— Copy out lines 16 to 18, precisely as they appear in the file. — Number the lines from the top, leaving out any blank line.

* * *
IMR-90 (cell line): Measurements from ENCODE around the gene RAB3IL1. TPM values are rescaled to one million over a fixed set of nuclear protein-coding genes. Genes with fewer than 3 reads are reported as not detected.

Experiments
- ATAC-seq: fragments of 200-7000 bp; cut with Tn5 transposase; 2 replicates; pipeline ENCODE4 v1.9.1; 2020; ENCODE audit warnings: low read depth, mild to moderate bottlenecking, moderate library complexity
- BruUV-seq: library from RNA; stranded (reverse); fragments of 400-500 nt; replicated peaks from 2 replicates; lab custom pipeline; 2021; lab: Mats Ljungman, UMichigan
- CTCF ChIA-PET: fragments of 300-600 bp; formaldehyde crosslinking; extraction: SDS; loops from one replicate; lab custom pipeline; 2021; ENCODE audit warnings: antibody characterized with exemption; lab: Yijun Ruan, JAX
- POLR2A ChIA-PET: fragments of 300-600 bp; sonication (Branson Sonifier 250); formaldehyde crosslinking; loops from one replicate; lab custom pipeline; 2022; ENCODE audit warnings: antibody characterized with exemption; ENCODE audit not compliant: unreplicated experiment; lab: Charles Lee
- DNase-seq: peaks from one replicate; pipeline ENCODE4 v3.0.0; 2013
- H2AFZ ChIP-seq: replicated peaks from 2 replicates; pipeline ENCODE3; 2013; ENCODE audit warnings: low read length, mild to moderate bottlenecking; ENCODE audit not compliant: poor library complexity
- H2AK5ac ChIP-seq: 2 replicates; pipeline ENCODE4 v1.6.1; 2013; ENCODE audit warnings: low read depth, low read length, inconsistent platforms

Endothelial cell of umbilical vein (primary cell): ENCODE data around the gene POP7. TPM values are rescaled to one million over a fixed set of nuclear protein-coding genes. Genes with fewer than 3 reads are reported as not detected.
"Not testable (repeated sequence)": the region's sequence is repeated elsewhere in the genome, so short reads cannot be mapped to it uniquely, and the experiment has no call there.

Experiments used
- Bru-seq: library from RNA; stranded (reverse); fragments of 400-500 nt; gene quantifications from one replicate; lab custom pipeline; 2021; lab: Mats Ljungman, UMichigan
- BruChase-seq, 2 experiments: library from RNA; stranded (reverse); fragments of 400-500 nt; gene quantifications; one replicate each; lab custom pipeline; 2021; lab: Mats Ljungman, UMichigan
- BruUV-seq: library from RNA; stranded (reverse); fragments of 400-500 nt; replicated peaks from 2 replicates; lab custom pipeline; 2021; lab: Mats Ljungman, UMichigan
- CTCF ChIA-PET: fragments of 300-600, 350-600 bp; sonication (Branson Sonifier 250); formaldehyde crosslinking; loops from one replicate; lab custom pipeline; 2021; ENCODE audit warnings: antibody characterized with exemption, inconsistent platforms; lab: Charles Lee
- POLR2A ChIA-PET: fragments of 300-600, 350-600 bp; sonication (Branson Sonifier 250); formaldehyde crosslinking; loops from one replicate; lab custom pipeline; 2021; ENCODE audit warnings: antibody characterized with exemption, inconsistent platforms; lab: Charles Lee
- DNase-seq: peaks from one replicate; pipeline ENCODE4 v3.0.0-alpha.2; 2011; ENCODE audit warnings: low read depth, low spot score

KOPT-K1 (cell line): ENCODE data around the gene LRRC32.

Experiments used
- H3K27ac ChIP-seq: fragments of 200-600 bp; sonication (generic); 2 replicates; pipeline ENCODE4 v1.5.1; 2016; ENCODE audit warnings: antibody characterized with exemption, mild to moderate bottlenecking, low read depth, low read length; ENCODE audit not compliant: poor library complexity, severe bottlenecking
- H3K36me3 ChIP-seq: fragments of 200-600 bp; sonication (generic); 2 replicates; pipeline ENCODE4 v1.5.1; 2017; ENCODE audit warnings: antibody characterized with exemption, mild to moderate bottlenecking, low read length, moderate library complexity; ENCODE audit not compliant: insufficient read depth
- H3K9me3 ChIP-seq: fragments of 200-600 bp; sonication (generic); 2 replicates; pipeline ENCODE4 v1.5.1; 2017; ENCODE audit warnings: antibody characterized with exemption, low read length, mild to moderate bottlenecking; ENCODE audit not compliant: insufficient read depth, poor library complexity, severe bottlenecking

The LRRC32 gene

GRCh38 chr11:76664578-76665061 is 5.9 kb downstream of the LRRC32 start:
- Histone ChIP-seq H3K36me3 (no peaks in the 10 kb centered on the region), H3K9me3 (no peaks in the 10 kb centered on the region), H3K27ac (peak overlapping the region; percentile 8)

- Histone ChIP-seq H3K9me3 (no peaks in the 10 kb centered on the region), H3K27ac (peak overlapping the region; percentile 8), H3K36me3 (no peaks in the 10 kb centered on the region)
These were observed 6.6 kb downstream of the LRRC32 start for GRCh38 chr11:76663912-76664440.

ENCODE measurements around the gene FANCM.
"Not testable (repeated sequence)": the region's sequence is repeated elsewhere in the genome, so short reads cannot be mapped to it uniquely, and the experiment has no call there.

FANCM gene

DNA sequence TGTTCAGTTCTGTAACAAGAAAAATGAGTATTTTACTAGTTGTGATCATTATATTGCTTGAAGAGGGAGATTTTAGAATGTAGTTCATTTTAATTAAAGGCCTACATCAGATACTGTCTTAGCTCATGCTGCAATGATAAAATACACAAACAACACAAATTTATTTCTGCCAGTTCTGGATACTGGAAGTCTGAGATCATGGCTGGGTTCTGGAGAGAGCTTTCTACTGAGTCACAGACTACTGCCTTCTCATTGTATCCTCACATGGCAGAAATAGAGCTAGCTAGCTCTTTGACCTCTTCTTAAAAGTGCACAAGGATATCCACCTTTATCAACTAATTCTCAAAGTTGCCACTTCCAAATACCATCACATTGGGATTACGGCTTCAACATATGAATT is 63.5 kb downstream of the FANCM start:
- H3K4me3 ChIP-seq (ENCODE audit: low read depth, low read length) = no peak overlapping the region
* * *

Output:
- CTCF ChIA-PET: fragments of 300-600, 350-600 bp; sonication (Branson Sonifier 250); formaldehyde crosslinking; loops from one replicate; lab custom pipeline; 2021; ENCODE audit warnings: antibody characterized with exemption, inconsistent platforms; lab: Charles Lee
- POLR2A ChIA-PET: fragments of 300-600, 350-600 bp; sonication (Branson Sonifier 250); formaldehyde crosslinking; loops from one replicate; lab custom pipeline; 2021; ENCODE audit warnings: antibody characterized with exemption, inconsistent platforms; lab: Charles Lee
- DNase-seq: peaks from one replicate; pipeline ENCODE4 v3.0.0-alpha.2; 2011; ENCODE audit warnings: low read depth, low spot score